We are a politically diverse group of social scientists, natural scientists, humanists, and other scholars who want to improve our academic disciplines and universities.
We share a concern about a growing problem: the loss or lack of “viewpoint diversity.” When nearly everyone in a field shares the same political orientation, certain ideas become orthodoxy, dissent is discouraged, and errors can go unchallenged.
To reverse this process, we have come together to advocate for a more intellectually diverse and heterodox academy.
Recent Blog Posts
In “Who’s Really Limiting Free Speech,” Donald P. Moynihan argued against the common conception that it is primarily the left that limits free speech on campus. Letters in response to Moynihan’s Op-Ed are here.
In The Hill, law professor Shannon Gilreath writes about how the Anti-Semitism Awareness Act (“AAA”) of 2016 can help protect Jewish students on campus while also protecting freedom of speech.
Our recent blog posts at Heterodox Academy include:Increasing Economic Diversity on Campus by Jeremy Willinger The institutionalization of Ideology in Sociology by Carl Bankston All I Want For Christmas is Consistent Freedom of Speech by George Yancey Threat to Free Speech Spreads to Australian Campuses by Caroline Mehl
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Increasing viewpoint diversity in the academy offers many benefits. While Heterodox Academy is primarily focused on increasing political diversity to prevent the formation of political orthodoxy, there are many other kinds of diversity that would improve the quality of discourse on campus. One that is sorely lacking, and getting more attention in the last year or two, is economic diversity. A recent piece by HxA member Jonathan Zimmerman of the University of Pennsylvania, published on Philly.com, offers this stunning statistic about his own school, The University of Pennsylvania: Read more →
A research paper by Heterodox Academy member Sam Abrams shows that conservatives professors are at least as happy with their career choiceas their liberal counterparts, and possibly even happier.
Joshua Dunn, also a member of Heterodox Academy, has an editorial in Education Week arguing that policymakers will take academic research more seriously when academia has more political diversity.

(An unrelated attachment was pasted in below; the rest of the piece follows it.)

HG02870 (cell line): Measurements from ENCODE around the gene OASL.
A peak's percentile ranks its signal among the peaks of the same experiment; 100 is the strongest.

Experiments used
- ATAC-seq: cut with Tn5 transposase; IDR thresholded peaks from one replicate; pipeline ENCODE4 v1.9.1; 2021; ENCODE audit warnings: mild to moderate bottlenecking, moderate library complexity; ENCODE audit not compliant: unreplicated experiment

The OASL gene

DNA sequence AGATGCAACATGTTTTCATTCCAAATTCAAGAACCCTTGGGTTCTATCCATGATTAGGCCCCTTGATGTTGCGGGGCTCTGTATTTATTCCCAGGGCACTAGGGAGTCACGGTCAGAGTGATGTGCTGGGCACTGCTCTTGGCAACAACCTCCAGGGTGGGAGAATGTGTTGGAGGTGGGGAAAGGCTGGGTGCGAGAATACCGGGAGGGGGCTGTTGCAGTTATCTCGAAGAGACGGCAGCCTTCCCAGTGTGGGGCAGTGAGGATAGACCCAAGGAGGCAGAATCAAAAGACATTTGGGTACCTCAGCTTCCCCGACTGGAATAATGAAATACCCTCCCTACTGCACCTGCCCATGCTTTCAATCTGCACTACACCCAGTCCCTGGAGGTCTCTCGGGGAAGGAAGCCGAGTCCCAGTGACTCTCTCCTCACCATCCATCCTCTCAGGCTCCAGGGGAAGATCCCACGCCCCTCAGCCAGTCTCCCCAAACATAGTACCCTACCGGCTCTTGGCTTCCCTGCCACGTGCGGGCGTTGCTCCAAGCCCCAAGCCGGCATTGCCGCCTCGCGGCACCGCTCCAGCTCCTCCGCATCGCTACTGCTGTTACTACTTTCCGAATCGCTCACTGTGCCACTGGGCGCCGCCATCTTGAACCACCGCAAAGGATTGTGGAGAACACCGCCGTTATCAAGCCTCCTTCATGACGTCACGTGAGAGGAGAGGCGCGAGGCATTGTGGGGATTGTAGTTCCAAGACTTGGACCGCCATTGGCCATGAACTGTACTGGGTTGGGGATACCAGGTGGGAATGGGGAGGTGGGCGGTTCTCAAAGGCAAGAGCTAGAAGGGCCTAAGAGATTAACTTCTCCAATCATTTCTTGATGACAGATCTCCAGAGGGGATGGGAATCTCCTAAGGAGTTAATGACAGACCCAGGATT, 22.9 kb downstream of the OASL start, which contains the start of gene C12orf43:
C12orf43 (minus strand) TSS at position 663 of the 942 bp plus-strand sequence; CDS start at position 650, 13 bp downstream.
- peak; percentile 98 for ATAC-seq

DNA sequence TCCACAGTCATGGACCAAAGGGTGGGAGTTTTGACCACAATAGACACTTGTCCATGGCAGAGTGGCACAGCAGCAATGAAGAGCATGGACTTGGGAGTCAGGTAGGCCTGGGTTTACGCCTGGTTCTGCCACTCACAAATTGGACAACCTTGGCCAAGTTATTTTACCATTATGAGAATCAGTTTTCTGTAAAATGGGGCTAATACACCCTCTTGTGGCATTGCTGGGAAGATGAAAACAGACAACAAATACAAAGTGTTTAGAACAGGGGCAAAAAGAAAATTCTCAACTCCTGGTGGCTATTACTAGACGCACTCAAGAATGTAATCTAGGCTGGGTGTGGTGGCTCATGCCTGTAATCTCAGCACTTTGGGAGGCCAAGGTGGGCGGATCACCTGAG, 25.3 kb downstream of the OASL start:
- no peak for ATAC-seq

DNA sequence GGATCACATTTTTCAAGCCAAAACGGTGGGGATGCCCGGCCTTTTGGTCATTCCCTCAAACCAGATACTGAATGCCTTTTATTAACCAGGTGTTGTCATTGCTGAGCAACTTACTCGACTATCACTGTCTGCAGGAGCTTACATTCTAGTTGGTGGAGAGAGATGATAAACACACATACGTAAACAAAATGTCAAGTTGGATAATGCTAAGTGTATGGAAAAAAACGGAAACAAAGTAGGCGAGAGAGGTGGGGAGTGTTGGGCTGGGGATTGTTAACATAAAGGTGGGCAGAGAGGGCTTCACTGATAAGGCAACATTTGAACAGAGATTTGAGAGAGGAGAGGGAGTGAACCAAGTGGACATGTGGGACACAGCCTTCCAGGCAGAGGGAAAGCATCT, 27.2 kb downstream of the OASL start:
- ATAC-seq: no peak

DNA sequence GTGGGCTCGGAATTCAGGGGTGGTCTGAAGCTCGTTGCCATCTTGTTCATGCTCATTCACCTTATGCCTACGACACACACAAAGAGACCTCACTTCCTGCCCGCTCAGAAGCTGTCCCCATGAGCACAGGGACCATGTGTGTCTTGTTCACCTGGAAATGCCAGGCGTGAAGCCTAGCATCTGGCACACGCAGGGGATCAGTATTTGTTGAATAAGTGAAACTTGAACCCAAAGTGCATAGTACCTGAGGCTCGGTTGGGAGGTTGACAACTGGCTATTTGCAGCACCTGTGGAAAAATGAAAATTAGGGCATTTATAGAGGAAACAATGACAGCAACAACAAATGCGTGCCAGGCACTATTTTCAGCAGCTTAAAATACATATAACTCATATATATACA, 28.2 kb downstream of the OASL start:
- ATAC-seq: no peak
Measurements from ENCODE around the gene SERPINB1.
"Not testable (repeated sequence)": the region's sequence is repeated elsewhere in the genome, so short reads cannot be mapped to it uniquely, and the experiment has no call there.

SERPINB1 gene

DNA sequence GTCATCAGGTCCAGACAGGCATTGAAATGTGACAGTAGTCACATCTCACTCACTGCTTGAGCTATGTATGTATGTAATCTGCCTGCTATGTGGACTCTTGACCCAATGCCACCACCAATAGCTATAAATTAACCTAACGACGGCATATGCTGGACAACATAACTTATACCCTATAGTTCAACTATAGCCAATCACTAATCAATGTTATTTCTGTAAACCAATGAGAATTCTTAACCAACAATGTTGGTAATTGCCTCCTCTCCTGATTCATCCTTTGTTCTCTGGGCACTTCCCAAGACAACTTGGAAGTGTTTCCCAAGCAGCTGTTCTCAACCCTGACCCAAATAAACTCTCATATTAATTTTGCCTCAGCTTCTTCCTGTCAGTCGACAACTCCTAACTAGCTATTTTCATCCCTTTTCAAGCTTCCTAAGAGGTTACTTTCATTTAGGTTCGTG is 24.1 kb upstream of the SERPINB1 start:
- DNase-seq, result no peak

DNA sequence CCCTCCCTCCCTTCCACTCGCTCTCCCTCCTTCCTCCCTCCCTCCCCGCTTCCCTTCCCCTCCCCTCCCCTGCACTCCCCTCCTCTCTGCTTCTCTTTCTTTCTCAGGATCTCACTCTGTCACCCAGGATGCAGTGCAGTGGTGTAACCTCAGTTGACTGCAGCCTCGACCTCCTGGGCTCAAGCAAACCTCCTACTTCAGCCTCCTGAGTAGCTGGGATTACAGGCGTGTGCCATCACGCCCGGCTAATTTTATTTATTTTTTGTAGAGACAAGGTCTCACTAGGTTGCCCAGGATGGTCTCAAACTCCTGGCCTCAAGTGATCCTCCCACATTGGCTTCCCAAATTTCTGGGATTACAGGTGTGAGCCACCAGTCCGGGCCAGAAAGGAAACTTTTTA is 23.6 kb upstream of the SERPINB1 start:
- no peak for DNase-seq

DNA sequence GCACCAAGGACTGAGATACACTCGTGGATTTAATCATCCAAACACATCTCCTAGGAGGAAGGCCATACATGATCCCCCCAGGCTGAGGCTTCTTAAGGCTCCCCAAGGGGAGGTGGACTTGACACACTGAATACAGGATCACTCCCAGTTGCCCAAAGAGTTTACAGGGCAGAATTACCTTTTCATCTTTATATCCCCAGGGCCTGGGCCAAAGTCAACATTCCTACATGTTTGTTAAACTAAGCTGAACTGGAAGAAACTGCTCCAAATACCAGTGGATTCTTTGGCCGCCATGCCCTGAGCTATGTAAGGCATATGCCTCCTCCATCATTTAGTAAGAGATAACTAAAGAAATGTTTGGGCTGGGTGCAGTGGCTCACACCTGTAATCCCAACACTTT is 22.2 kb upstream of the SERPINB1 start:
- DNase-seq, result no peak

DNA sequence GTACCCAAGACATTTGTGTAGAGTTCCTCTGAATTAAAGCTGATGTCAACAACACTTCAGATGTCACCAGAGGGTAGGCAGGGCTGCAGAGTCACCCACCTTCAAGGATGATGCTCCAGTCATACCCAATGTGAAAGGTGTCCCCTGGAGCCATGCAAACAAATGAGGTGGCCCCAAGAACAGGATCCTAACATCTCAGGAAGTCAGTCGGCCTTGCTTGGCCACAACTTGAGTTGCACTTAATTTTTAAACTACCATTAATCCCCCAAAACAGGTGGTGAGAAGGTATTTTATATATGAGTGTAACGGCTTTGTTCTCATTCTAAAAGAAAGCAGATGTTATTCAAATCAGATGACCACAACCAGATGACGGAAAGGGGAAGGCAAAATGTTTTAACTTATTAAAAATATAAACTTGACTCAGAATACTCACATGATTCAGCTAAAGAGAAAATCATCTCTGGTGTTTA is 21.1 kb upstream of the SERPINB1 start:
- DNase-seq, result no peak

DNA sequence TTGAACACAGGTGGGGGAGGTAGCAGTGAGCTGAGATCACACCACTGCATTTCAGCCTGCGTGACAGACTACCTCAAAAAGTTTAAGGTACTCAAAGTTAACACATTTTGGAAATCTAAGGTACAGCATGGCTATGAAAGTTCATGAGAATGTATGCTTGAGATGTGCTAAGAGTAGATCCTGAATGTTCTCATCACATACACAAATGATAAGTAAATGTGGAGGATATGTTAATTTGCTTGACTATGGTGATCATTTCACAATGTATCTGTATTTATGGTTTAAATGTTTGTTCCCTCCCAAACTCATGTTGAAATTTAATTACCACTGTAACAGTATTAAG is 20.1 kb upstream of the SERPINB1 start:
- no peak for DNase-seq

Seeking to impose limits on college speech, Arizona lawmaker Bob Thorpe (R) has proposed banning any state university events, classes, and activities that could promote racial resentment. His bill targets things like a “privilege walk” exercise and the “Whiteness and Race Theory” course at Arizona State.
And in Washington, state senator Michael Baumgartner (R-Spokane) announced he will be proposing a bill to block universities from engaging protests targeted at the state of Israel.
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The reason a social justice orientation cannot co-exist with an orientation toward the pursuit of truth is not, then, these present universities with two competing ends. The problem, rather, is the nature of social justice education. By institutionalizing a social and political ideology, this approach takes thought and decision-making away from individuals and imposes a received set of organizational values and ideas. Because the character of the just society is a legitimate topic of debate and not a self-evident truth, an organization devoted to social justice requires its members to assume answers rather than asking questions and stifles freedom of thought. Read more →
On Christmas Eve, professor George Ciccariello-Maher of Drexel tweeted “All I want for Christmas is white genocide.” He later clarified it as satire, invoking a white supremacist meme that refers to race mixing. He really did not want to slaughter whites but wanted to make a point about the alt-right. As someone who has worked hard to promote useful interracial communication, you will excuse me if I characterize his “satire” as extremely distasteful and unnecessarily provocative. His comments suggest to me that he is a professor who wanted sensationalist attention, regardless of the effect his comments have on inhibiting healthy interracial relationships and exacerbating our racial divide. Read more →
While the mission of Heterodox Academy is focused on the threats to viewpoint diversity and free expression on American campuses, in November we explored the emergence of parallel trends in the United Kingdom. This phenomenon has also reached Australia, where a May 2016 report by the Institute of Public Affairs (IPA) highlights the extent to which free speech has come under threat at ninety-eight percent of Australian universities. Below is a summary of IPA’s methodology, key findings, and examples of university actions that affect their free speech ratings. Read more →